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10th Circuit Reinstates “Conduct-and-Effects” Test in SEC Enforcement Actions, Superseding Morrison

January 30, 2019 Download PDF

Last week the United States Court of Appeals for the Tenth Circuit considered the scope of the SEC’s authority to bring a civil enforcement action under the antifraud provisions of the federal securities laws arising from a securities transaction that occurred outside the United States. In SEC v. Scoville, No. 17-4059 (10th Cir. Jan. 24, 2019), the Tenth Circuit decided that the SEC may bring such an action if the alleged violation meets the “conduct-and-effects” test set forth in the Dodd-Frank Act.[1] That test is satisfied if either of two conditions is met.  First, the test is satisfied for actions involving “conduct within the United States that constitutes significant steps in furtherance of the violation, even if the securities transaction occurs outside the United States and involves only foreign investors.”  And second, the test is also satisfied for actions involving “conduct occurring outside the United States that has a foreseeable substantial effect within the United States.”

As the Tenth Circuit acknowledged, the United States Supreme Court’s decision in Morrison v. National Australia Bank Ltd., 561 U.S. 247 (2010), rejected a judge-made version of the “conduct-and-effects” test.  More specifically, Morrison disapproved case law in which the lower federal courts had developed and applied the “conduct-and-effects” test to determine when the antifraud provisions of the federal securities laws extend to extraterritorial securities transactions.  In the Tenth Circuit’s view, however, the Dodd-Frank Act, which became effective less than three weeks after the Supreme Court announced its decision in Morrison, reinstated the “conduct-and-effects” test for actions brought by the SEC or the United States.  Private actions under the antifraud provisions of the federal securities laws will continue to be governed by the more restrictive approach to extraterritoriality described in Morrison.

Background

Section 10(b) of the Securities Exchange Act of 1934 (the “Exchange Act”) prohibits the use of “any manipulative or deceptive device” “in connection with the purchase or sale of any security.”[2] Section 17(a) of the Securities Act of 1933 (the “Securities Act”) prohibits the use of “any device, scheme, or artifice to defraud” “in the offer or sale of any securities.”[3] Neither statute, however, states whether these antifraud provisions cover securities transactions that occur outside the United States.    

Before Morrison, courts throughout the country had for decades applied what became known as the “conduct-and-effects” test to decide, on a case-by-case basis, whether the antifraud provisions of the Exchange Act and the Securities Act applied extraterritorially. The result of a combination of distinct tests articulated in two Second Circuit cases,[4] the “conduct-and-effects” test asked “whether the wrongful conduct occurred in the United States” and “whether the wrongful conduct had a substantial effect in the United States or upon United States citizens.”[5]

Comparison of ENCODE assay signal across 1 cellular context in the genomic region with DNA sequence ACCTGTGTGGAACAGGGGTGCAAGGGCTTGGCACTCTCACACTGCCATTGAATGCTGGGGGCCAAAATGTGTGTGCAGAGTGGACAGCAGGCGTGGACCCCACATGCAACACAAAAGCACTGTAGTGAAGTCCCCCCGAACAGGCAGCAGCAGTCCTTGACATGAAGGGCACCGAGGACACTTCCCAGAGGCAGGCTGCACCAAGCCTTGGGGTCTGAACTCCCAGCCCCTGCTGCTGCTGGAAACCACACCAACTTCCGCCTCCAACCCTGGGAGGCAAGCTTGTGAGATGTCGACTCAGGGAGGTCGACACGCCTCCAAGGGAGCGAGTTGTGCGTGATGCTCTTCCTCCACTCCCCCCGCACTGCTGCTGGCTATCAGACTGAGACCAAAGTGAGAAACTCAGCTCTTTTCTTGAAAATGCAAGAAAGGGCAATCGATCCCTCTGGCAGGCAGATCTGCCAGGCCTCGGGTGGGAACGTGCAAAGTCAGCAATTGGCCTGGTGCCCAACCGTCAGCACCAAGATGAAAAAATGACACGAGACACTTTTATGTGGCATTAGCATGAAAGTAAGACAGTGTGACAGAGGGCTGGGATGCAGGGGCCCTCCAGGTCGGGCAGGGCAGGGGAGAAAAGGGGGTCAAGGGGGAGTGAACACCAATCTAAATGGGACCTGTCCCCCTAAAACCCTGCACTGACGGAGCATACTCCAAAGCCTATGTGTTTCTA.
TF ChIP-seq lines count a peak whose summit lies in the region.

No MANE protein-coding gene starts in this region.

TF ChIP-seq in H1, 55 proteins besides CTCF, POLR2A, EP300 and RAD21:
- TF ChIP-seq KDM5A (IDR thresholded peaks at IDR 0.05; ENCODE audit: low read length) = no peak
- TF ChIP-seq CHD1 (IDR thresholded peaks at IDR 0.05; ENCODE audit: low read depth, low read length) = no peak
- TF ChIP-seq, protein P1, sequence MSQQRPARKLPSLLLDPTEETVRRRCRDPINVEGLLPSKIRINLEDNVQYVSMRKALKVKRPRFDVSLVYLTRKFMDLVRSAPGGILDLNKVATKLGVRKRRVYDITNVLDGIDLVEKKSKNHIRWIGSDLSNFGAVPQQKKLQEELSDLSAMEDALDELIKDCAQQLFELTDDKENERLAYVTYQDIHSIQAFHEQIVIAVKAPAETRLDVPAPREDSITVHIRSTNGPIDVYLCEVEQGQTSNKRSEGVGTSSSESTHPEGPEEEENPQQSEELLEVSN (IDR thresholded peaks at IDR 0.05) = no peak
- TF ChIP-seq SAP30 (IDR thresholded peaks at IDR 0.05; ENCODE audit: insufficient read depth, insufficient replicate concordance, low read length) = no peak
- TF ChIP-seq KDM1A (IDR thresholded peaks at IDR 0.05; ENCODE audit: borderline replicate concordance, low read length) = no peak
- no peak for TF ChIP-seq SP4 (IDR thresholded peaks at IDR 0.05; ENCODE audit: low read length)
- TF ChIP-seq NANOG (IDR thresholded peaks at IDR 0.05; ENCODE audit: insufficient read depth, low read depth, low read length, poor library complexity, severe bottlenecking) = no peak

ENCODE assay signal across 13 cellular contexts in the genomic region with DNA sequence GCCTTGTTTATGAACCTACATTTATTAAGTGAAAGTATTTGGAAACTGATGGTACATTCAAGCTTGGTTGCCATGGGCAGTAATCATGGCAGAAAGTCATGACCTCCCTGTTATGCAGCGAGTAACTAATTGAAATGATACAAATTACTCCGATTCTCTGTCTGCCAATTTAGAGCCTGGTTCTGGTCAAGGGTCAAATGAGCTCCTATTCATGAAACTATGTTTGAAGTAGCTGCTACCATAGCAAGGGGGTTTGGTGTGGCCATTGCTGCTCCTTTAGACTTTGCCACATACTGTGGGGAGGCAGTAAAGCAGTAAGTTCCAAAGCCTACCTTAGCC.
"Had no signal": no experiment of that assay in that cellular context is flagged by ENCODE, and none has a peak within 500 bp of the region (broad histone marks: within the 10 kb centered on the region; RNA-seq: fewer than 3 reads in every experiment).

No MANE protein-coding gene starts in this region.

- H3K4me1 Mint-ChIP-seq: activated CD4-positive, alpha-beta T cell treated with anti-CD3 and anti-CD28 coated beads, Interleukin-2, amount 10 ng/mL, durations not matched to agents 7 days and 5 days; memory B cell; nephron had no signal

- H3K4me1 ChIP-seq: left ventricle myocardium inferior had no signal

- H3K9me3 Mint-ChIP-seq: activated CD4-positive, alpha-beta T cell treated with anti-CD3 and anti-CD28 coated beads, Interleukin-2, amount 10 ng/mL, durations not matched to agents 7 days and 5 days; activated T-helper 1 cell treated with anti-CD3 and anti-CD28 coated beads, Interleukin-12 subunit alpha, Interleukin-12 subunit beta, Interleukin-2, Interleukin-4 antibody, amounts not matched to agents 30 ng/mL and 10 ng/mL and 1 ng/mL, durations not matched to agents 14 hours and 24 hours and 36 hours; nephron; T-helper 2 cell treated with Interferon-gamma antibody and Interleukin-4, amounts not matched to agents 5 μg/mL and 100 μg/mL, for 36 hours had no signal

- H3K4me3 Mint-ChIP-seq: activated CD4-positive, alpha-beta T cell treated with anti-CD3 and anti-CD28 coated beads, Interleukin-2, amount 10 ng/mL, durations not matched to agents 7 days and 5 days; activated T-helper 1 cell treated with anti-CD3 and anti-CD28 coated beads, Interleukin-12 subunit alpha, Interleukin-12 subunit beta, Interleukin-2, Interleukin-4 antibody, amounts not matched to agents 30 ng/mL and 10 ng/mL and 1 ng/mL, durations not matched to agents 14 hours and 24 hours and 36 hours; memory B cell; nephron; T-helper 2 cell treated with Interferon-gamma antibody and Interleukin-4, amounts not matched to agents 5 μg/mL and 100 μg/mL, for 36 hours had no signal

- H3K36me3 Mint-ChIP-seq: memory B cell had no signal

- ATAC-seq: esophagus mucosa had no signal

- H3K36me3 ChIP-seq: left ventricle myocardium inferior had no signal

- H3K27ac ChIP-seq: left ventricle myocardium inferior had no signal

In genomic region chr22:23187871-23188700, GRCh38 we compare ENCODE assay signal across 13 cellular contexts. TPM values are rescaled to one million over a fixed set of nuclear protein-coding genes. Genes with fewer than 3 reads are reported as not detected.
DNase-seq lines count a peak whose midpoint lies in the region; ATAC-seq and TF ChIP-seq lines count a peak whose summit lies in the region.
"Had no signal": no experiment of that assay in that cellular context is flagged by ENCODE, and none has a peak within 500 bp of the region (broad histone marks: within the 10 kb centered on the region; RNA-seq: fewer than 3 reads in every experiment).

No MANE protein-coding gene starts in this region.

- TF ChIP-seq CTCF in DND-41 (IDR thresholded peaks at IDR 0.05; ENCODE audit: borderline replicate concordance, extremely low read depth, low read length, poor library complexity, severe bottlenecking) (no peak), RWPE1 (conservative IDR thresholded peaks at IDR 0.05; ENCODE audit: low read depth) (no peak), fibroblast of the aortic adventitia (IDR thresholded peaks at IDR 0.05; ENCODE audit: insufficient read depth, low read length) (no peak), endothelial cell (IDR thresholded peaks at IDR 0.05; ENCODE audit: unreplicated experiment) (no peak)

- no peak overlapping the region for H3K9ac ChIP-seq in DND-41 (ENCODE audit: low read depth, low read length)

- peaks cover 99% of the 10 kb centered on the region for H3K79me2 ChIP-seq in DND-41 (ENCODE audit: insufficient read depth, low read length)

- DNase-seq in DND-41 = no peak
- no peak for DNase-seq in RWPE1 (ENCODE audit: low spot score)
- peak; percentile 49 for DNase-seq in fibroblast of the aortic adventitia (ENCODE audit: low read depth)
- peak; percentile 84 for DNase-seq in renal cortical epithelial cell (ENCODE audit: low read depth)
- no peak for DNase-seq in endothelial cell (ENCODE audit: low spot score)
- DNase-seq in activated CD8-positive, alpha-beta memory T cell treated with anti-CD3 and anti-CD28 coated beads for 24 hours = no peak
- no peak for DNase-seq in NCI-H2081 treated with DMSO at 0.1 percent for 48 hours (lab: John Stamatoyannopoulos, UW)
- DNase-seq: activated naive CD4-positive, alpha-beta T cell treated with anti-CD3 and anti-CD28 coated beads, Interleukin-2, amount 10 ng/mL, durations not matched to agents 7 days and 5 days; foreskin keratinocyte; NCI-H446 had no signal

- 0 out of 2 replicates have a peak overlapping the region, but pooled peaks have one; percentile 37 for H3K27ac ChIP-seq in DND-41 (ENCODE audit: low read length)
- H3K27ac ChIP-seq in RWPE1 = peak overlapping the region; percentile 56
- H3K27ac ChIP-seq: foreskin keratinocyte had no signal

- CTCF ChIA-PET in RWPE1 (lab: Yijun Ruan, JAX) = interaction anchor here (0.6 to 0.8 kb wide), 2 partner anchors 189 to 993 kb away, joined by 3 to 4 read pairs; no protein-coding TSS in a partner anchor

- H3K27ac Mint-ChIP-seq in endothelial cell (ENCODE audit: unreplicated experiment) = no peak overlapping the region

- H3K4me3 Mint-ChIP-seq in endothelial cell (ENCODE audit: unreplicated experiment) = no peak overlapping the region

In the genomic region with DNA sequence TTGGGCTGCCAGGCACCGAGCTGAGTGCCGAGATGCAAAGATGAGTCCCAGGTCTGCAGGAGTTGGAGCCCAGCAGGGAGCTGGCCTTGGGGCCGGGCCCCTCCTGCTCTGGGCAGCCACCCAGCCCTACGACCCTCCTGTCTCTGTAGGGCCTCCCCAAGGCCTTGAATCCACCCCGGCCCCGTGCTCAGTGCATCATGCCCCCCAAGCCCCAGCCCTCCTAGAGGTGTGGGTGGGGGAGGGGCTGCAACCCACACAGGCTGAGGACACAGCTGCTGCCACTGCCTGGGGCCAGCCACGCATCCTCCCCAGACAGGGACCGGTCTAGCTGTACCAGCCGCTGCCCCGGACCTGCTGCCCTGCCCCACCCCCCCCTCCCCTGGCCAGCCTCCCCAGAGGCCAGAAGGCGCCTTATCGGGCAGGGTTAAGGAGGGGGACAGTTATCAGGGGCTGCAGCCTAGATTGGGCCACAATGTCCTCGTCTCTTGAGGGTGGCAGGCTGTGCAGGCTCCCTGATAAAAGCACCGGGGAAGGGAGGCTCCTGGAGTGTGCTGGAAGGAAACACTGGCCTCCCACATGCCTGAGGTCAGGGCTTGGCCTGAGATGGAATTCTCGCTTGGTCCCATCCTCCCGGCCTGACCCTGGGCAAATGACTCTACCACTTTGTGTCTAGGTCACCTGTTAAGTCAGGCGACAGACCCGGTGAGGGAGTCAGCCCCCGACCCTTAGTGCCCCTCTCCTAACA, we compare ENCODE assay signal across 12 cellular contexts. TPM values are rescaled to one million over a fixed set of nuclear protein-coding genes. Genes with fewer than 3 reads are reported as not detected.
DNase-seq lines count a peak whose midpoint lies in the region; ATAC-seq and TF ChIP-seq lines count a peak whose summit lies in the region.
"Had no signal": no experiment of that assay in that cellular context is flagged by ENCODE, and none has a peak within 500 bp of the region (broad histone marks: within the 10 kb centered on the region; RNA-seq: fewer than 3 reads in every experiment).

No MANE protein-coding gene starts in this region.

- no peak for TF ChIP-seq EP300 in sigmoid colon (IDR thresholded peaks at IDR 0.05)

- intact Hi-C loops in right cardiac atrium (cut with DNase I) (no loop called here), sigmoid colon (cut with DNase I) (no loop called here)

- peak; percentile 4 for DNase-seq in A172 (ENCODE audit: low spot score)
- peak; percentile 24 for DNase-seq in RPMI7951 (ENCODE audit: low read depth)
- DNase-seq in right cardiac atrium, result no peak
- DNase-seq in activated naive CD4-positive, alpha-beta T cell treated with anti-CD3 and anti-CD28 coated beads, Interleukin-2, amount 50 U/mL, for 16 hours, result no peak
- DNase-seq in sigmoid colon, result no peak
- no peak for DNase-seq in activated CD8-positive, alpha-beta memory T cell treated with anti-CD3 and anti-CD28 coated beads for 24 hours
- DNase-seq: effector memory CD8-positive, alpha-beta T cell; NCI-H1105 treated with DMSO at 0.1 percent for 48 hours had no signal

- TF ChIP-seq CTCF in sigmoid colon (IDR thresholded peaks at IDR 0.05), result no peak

The Supreme Court’s 2010 decision in Morrison rejected this test. As a general matter, there is a “longstanding principle of American law ‘that legislation of Congress, unless a contrary intent appears, is meant to apply only within the territorial jurisdiction of the United States.’”[6] Morrison held that because there was “no affirmative indication in the Exchange Act that § 10(b) applies extraterritorially[,] . . . it does not.”[7]  Morrison accordingly held that Section 10(b) does not apply to securities transactions that occur outside the United States.  Morrison also clarified that whether Section 10(b) applies extraterritorially does not involve a question of subject-matter jurisdiction, but rather a question concerning the merits of the claim.[8]

Just weeks after the Supreme Court issued its decision in Morrison, the Dodd-Frank Act became effective. As relevant here, Dodd-Frank amended the jurisdictional sections of both the Exchange Act and the Securities Act to state that federal courts “shall have jurisdiction” over actions “brought or instituted by the [Securities and Exchange] Commission or the United States” under the antifraud provisions of those statutes if the actions satisfy the statutory “conduct-and-effects” test that is quoted in the first paragraph of this alert.[9] Dodd-Frank did not amend the substantive antifraud provisions.